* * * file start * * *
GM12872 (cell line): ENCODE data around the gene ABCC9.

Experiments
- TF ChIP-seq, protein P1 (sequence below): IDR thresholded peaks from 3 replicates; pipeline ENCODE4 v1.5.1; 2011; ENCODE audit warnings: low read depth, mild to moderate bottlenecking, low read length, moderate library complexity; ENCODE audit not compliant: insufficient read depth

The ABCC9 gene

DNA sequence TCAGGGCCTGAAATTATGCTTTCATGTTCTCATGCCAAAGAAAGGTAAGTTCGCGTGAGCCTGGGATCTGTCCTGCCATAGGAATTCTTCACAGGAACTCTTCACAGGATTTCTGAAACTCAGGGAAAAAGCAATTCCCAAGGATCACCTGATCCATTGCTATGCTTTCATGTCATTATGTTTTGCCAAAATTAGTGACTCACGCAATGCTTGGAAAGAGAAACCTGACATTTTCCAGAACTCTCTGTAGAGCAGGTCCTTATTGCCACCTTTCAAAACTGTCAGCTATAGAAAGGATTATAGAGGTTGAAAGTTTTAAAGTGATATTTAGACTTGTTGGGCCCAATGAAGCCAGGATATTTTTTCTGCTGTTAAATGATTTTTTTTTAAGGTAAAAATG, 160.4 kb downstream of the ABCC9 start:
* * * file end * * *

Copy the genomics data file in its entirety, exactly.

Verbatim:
GM12872 (cell line): ENCODE data around the gene ABCC9.

Experiments
- TF ChIP-seq, protein P1 (sequence below): IDR thresholded peaks from 3 replicates; pipeline ENCODE4 v1.5.1; 2011; ENCODE audit warnings: low read depth, mild to moderate bottlenecking, low read length, moderate library complexity; ENCODE audit not compliant: insufficient read depth

The ABCC9 gene

DNA sequence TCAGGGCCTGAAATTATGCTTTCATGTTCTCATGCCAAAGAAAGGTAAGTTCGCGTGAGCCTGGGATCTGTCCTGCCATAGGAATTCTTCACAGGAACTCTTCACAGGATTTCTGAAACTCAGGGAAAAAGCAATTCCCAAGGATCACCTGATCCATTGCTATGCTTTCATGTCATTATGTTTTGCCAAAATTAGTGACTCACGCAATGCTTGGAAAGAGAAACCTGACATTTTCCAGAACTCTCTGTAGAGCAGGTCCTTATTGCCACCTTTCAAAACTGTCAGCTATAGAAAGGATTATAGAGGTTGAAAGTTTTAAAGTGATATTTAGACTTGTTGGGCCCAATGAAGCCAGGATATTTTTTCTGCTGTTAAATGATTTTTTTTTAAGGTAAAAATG, 160.4 kb downstream of the ABCC9 start: